• Electric bikes and bicycles are the two DIY ways to get around Bagan (besides walking, but that will take you about two weeks to explore it all).
  • Both are hard to ride in the sand/dirt, but an e-bike will still get you around faster. If you don't want to stay too many days, this is a good way to see things more efficiently.
  • The best budget combination? Stay two days, one day with electric bikes and one with bicycles. Hit up the spots further from your accommodation on the e-bikes on day one, do the rest the second day.
  • Some places charge a different price for an e-bike based on if one or two people are riding it. This makes no sense, but be aware of it and plan accordingly.
  • Luckily, the e-bikes don't use gas (should be duh, but sometimes it takes people a second), so you don't need to factor that in.

Tax to Enter Bagan

  • In case you haven't heard, there is a tax to enter the city of Bagan. It will be charged when you enter the city. It is currently $20USD (they accept US Dollars), or you can pay a comparable value in kyat (this exact value changes). If you're really pinching pennies, download a money-converting app and have it on hand when you enter. We found here and at Inle Lake that the prices in USD and kyat are never equivalent. Usually it's a better deal in kyat, but not always. If you have both (you should always travel with some USD in Southeast Asia), it's worth converting. Might save you a meal.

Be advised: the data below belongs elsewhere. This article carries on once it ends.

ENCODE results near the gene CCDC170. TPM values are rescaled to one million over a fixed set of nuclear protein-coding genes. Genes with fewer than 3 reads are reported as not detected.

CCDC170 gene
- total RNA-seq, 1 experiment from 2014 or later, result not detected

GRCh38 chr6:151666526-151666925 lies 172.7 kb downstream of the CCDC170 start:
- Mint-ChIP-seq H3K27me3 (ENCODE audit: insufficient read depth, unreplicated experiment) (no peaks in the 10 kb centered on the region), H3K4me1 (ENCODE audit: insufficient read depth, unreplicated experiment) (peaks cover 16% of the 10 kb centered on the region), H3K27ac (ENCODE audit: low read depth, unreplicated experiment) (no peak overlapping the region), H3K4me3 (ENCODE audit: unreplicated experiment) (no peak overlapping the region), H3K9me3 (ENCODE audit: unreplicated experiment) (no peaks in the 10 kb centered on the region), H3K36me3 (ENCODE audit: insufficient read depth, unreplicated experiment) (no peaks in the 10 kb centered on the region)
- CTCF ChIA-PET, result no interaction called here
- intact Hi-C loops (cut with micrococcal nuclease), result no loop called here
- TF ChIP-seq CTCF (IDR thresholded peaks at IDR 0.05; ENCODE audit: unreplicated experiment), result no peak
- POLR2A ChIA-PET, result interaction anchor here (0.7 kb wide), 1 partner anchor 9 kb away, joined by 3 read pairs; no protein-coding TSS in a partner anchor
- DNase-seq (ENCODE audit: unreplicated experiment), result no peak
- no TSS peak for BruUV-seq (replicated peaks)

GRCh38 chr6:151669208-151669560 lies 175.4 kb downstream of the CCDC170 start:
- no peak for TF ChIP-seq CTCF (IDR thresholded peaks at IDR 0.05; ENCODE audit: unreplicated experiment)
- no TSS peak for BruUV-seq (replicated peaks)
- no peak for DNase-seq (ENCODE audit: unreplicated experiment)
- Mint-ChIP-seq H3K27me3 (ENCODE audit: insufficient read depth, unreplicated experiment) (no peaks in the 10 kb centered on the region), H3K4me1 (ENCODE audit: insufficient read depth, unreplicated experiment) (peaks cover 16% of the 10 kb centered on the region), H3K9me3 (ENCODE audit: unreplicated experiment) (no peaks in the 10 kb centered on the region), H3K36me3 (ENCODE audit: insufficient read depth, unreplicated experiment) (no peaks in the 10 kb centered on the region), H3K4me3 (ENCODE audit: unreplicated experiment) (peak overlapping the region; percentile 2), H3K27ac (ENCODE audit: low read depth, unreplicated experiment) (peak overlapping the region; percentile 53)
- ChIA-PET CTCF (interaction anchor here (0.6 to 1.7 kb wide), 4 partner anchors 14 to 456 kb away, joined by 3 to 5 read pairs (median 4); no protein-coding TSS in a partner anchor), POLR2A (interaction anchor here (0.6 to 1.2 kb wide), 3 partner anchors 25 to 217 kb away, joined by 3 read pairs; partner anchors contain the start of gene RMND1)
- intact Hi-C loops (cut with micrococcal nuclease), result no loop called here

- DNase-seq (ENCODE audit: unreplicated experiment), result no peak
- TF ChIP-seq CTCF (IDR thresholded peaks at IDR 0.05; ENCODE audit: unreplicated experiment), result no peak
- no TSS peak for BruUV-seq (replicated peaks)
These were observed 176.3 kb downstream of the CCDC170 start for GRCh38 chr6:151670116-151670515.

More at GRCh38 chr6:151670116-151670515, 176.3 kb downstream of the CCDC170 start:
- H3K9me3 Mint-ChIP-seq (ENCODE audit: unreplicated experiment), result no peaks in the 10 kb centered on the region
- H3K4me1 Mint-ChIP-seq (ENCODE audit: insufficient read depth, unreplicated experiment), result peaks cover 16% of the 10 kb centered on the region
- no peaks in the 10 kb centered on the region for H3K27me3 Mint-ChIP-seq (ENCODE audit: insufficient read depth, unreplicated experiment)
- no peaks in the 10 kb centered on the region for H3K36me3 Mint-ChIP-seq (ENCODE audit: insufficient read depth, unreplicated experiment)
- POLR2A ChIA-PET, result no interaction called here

• Want to save money and take a stand? Since it's no secret that the government of Myanmar isn't using the money to actually maintain the ruins (a concept every local and multiple tour guides reiterated), and they're known for ill-treatment and some of the worst human rights in the world, you'll find quite a few travelers plotting how to avoid the Bagan tax. And honestly, we're with them. It is now basically to impossible to avoid passing a ticket booth when you enter the city. It doesn't matter which local bus you take or whatever, they've figured those tricks out. What you can do, is re-use the card of someone who was in Bagan that same week. The entry ticket lasts 7 days (it will say the expiration on the card), and most travelers stay for just 2 or 3. If you're coming from another destination first, you can get one from another traveler who has already been. For example, you'll definitely meet people in hostels in Yangon, Mandalay or Inle. Most people will be happy to give it to you, but it's still a good deal if you pay them half the price. When you arrive to Bagan and they ask you to pay, show it and say you were just in Bagan earlier in the week and are visiting again. If you have a camera or something out, point to that like you're a photographer and they won't even question, many photographers stick around this area.